In the environment described above there are many cases when it is desirable (or even necessary) for the network elements 5, 9 performing on behalf of the client to have some knowledge of the users privacy preferences.
  • [0013]
    For various reasons (including legislative) the distribution of personal data should normally be restricted and governed by strict guidelines. These guidelines have been outlined by authorities such as Federal Trade Commission (FTC) in the USA (or, by authorities e.g. in EU [EU], OECD [OECD] etc.). As an example, the FTC Fair Information Practices are:
  • [0014]
    Notice—A user should be notified what personal data is used, who is using it, and how it is used;
  • [0015]
    Choice—A user should be able to choose as to whether or not to allow that use;
  • [0016]
    Access—A User should have access to such data whereever it is used;
  • [0017]
    Security—User data should be protected at all times using reasonable security precautions.
  • [0018]
    When, due to bandwidth and other constraints in a wireless network, use is made of additional network elements such as Supporting Servers (SS) 9 and/or Performance Enhancing Proxies (PEP) 5 to distribute load in the network and to perform many tasks on behalf of clients 4, the additional network elements may need to know the users' privacy preferences in order to perform these tasks and to allow the network elements to conform to the privacy guidelines mentioned.
  • [0019]
    Current network elements with the ability to support users privacy preferences usually have some graphical user interface (GUI) allowing the user to set preferences directly on the network element. These preferences are unique to that particular network element. This means that if one or more users wish to express their preferences to various network elements they have to set them separately each time for each server.
  • [0020]
    As an example, consider a case of changing Service Provider where a user wishes to obtain this privacy protection service from a different provider. Currently in proxied privacy solutions those user privacy preferences are entered directly at the network element using a proprietary user interface. The user would have to once again develop his/her privacy preferences and input them in the appropriate network element of the new service provider.
  • [0021]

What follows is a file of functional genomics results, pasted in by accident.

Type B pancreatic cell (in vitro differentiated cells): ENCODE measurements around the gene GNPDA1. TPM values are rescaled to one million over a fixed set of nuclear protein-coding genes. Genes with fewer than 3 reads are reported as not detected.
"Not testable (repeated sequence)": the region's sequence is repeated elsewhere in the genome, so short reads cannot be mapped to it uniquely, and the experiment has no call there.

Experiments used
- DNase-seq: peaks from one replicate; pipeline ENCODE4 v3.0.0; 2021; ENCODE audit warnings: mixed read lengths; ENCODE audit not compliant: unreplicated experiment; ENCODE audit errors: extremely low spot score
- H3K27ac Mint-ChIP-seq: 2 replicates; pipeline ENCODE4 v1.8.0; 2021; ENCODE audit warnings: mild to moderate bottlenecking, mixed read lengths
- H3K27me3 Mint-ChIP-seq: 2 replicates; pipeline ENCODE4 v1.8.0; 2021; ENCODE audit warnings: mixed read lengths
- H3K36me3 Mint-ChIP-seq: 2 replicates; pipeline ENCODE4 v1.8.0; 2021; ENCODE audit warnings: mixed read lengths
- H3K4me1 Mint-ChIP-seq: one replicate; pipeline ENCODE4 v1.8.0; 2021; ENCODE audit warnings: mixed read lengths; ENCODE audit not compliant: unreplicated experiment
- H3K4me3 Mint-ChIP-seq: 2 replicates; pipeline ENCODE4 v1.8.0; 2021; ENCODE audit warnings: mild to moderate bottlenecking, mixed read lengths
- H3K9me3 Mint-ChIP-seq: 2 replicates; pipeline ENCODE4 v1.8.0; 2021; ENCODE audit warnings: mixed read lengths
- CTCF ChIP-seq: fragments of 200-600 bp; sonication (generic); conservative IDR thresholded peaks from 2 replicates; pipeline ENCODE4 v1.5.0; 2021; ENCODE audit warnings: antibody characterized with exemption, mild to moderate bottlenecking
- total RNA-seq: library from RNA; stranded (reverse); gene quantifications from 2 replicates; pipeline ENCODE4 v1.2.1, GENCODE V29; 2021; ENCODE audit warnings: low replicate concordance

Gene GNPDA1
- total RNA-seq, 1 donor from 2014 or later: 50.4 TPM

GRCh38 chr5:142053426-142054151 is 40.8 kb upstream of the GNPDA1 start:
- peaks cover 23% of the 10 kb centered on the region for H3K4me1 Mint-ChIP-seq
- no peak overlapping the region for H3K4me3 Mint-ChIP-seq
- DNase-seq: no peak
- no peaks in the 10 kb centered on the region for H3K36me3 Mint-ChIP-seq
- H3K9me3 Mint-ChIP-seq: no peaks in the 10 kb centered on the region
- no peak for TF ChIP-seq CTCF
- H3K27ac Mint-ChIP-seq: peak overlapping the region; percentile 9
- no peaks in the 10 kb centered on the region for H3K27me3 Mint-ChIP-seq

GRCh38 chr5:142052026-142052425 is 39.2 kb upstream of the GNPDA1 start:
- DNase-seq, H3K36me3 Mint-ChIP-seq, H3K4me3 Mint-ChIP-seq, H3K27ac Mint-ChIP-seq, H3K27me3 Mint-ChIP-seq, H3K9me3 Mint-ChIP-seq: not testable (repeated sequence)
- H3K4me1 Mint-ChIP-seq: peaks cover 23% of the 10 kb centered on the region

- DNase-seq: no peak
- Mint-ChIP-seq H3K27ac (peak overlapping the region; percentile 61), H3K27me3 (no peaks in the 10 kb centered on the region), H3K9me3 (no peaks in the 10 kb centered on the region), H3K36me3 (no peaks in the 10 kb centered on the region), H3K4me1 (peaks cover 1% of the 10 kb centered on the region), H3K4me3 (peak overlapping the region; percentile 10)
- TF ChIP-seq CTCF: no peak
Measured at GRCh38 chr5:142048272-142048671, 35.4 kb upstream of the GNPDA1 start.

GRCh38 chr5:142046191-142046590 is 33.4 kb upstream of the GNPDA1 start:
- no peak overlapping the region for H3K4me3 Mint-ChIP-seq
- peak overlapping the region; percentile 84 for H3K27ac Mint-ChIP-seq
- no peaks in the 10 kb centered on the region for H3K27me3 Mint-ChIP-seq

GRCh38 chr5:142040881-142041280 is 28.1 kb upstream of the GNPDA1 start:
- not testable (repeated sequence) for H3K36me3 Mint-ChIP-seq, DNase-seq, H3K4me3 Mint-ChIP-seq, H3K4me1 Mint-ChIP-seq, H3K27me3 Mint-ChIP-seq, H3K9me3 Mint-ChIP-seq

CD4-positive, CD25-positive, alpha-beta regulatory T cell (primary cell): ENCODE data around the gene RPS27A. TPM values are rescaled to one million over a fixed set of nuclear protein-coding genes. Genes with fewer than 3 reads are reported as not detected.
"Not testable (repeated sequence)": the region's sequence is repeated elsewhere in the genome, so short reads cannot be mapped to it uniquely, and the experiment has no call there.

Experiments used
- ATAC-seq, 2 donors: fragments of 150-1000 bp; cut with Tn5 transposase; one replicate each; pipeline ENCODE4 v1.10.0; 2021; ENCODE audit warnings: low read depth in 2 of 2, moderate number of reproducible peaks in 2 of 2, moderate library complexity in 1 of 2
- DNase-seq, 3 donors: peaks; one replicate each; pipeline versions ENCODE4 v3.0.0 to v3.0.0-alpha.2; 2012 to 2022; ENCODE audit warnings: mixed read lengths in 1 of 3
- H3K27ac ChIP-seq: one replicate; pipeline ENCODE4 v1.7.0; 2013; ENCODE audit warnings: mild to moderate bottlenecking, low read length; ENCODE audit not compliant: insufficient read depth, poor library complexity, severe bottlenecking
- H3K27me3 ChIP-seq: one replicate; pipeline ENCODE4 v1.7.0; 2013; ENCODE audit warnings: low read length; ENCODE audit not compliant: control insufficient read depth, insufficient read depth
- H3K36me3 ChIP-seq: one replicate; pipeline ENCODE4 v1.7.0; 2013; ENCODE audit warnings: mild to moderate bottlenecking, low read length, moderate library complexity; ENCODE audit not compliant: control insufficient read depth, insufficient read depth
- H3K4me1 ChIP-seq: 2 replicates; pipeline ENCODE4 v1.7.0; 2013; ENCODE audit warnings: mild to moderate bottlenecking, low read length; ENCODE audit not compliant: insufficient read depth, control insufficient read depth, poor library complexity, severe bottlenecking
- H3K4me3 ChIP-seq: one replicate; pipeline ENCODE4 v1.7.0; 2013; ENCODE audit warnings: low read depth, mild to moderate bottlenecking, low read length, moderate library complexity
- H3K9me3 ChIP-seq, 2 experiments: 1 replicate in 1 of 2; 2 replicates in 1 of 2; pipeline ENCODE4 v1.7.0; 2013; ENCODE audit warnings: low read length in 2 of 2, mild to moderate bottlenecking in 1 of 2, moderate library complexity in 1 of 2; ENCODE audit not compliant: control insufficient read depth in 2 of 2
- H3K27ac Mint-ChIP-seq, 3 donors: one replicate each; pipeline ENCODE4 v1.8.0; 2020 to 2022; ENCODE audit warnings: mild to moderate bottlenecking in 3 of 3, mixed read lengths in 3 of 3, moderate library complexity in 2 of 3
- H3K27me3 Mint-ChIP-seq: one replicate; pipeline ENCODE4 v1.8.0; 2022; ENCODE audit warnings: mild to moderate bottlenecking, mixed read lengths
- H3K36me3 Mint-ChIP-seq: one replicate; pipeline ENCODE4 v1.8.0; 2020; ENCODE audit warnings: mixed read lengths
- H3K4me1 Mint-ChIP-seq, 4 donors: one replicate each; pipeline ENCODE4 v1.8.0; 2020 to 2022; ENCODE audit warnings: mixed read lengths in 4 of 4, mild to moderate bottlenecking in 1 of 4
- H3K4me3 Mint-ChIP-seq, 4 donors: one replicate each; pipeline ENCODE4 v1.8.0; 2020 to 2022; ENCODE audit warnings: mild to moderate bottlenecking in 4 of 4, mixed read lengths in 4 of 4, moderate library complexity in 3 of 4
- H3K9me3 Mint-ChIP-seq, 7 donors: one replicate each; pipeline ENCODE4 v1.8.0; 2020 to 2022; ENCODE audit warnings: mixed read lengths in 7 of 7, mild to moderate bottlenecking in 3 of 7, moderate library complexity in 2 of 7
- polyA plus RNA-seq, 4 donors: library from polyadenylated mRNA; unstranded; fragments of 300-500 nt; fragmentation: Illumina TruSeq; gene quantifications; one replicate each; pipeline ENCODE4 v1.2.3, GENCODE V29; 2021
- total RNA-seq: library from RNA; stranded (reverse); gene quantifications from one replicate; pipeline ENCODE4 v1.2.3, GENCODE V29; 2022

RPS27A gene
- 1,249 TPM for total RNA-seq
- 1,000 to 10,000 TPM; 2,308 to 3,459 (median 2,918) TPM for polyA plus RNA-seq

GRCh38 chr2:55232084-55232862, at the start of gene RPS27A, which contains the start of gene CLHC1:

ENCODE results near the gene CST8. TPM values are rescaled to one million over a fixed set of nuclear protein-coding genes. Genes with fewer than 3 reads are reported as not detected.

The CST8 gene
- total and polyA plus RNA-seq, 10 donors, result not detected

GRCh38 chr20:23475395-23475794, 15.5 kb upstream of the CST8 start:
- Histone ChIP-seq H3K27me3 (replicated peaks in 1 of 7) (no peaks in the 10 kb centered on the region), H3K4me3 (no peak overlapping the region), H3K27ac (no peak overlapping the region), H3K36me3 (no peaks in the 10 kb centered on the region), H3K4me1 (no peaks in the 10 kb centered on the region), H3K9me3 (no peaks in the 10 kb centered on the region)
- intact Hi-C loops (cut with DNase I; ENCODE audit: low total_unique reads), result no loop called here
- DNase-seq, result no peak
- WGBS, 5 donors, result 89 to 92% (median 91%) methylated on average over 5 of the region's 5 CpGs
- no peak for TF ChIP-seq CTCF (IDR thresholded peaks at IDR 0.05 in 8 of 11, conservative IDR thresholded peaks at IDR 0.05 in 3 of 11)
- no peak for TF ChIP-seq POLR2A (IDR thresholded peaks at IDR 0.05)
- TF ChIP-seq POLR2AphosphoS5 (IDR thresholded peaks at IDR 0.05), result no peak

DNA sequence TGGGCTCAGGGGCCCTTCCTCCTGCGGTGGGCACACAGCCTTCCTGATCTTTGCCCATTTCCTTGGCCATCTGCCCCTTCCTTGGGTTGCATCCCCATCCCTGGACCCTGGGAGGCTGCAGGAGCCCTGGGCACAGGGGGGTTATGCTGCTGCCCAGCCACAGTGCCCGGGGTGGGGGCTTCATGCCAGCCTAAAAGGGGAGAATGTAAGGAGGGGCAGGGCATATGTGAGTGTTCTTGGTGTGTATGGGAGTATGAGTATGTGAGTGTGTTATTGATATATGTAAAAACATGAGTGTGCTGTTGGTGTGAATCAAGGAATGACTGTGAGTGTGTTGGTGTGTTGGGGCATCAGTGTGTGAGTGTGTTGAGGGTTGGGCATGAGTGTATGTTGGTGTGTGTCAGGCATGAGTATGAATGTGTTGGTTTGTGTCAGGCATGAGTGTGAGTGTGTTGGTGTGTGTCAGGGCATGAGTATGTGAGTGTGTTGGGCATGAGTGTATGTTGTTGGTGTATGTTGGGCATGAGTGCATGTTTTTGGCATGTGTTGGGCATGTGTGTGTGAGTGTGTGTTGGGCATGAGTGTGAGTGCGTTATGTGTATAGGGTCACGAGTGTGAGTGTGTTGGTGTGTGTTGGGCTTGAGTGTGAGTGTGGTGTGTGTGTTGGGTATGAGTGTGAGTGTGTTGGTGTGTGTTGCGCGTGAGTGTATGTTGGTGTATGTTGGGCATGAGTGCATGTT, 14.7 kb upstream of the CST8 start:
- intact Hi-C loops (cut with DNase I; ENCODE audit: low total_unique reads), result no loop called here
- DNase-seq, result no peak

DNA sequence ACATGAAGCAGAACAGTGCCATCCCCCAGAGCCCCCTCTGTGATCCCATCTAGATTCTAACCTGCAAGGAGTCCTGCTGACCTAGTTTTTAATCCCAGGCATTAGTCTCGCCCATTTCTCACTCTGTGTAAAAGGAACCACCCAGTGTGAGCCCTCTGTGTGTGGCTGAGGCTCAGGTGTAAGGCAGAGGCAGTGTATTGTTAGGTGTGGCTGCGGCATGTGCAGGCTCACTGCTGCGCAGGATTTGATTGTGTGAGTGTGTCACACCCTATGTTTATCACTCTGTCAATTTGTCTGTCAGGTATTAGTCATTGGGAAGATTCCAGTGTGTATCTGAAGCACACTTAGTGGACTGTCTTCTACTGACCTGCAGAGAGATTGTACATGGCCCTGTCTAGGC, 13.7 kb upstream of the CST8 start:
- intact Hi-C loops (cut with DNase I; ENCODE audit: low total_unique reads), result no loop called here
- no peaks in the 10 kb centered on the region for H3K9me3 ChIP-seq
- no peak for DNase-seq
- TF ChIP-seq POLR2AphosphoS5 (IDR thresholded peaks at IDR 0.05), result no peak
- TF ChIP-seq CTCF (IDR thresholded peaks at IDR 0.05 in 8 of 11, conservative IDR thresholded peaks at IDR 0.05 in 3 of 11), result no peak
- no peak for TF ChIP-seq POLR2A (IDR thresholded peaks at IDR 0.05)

There is a problem that although it would be advantageous for network elements to be aware of a user's personal privacy preferences there is currently no standardized way of updating and managing those privacy preferences.
  • SUMMARY OF THE INVENTION
  • [0022]
    The present invention provides a method and/or system for managing users' privacy preferences in a networked environment such as described above.
  • [0023]
    In accordance with a preferred aspect of the invention, there is provided a method and/or system for managing privacy preferences in a communication network comprising a client entity and a network element, e.g. a server, wherein the privacy preferences are included in a data object stored in, or accessible to, the client entity, and the data object is sent to the network element using a synchronisation protocol, for managing the privacy preferences in accordance with the data object. The synchronisation protocol preferably is the SyncML protocol.
  • [0024]
    Additionally, a proxy element may be provided which communicates with both the client entity and the network element. The client entity preferably may be a user equipment, preferably a computer or mobile station.
  • [0025]
    The client entity or an intermediate proxy element may be adapted to request a policy reference file and/or policy/policies from the server and to determine available privacy preferences based on the received policy/policies and the privacy preferences contained in the data object. In the case of providing an intermediate proxy element, the client entity preferably sends the data object containing the privacy preferences to the intermediate proxy element using the synchronisation protocol.
  • [0026]
    According to one of the preferred implementations of the invention, the architecture comprises a data object containing the users privacy preferences on the client entity. Use is made of a synchronisation protocol such as the SyncML protocol [SyncML] to synchronise those preferences with versions of the users privacy preferences on network elements. The use of the synchronisation protocol allows preferences to be added, modified, deleted on the client entity and those changes to be propagated to the network element.